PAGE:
Reference Essays
The Gospel According to Egypt
Epitome of Ahmed Osman's books:
Stranger in the Valley of the Kings
Moses: Pharaoh of Egypt
House of the Messiah

Appendix A   Essays Navigator    References

by Charles N. Pope
Copyright ©1999-2004 by Charles Pope
United States Library of Congress
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Appendix B

Ahmed Osman presents evidence that it was Thutmose III who was the Pharaoh that married Abram's wife, Sarai (Genesis 12:10-20),(1) and that his reign was the right time for Melchizedek, "a priest of the most high God," to be officiating at Salem (Jerusalem).(2) When the lives of Thutmose and Amenhotep were projected into a later time frame as the Biblical characters David and Solomon, the marriage between Thutmose III and Sarah was recycled as the story of David and Bathsheba (who was the wife of Ur-iah, a code name for Abraham.(3)).(4) Because we are told that Abram and Sarai's names were Egyptianized (to Abraham and Sarah),(5) and that they were presented with an Egyptian "slave woman"(6) as well as other suspicious events regarding the "miraculous" birth of Isaac, it is reasonable to deduce that the authors of the Bible were trying to make it as obvious as possible that Isaac was actually the son of the Pharaoh and the source of the original connection between Egypt and Israel.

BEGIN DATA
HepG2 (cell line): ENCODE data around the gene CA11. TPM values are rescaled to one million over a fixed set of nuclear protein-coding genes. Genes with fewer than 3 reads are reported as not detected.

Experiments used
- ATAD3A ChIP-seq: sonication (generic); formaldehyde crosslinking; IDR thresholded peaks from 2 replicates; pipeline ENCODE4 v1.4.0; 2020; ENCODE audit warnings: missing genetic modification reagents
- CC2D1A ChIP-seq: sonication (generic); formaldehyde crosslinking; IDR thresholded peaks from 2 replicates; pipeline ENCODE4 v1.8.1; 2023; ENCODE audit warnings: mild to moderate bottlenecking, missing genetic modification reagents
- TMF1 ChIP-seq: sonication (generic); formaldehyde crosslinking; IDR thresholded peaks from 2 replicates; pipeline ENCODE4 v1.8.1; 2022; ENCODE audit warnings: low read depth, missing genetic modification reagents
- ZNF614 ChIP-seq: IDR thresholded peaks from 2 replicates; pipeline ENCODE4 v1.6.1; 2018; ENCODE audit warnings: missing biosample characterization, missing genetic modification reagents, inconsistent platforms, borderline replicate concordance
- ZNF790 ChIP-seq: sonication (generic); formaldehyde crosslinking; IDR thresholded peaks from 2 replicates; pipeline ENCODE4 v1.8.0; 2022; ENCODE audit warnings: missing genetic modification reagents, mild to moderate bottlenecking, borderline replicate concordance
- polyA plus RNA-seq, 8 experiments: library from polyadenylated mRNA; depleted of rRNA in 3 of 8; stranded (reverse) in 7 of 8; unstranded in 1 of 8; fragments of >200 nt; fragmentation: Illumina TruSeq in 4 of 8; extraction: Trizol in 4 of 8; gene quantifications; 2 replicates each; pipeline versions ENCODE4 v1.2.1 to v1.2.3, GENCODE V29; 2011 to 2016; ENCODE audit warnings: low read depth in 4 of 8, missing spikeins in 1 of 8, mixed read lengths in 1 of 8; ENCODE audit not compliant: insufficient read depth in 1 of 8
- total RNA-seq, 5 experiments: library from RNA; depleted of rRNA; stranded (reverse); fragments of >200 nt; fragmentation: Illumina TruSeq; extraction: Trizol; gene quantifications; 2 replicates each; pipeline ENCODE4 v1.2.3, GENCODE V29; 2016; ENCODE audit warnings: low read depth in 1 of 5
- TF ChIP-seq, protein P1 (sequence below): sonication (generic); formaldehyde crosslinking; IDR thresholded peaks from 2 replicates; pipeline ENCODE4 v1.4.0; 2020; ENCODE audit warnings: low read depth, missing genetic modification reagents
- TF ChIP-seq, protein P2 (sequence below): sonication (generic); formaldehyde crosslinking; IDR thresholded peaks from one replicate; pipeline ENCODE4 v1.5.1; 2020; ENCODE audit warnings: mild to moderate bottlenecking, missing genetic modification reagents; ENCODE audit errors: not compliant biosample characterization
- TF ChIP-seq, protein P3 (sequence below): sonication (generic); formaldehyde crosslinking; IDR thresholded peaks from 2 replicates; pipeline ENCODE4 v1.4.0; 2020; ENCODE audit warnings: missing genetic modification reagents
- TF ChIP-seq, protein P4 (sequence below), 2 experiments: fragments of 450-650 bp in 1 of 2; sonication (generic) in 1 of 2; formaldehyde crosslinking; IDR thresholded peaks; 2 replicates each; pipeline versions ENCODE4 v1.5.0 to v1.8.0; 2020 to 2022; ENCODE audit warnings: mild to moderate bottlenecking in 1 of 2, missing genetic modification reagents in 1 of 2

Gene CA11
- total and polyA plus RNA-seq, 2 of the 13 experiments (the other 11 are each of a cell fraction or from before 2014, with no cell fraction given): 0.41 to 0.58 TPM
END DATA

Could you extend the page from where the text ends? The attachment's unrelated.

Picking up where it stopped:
Abraham was promised by "the Lord," i.e., the Pharaoh, that if he would raise Isaac as his own son, then he would be richly blessed, which of course he was. Abraham did as he was commanded, but not always happily. The story of the sacrifice of Isaac symbolizes Abraham's resentment(7) and desire to return Isaac to his real father. Abraham also requested of "the Lord" that his own son through the Egyptian woman Hagar be blessed in lieu of Isaac (Genesis 17:20,21). However, the covenant was to be exclusively through Isaac. Moreover, Isaac's twin sons Esau and Jacob were far from identical. Esau inherited traditional Semitic features, but we are told that Jacob's skin was smooth, or in other words, that he inherited Egyptian features (and an Egyptian outlook as well).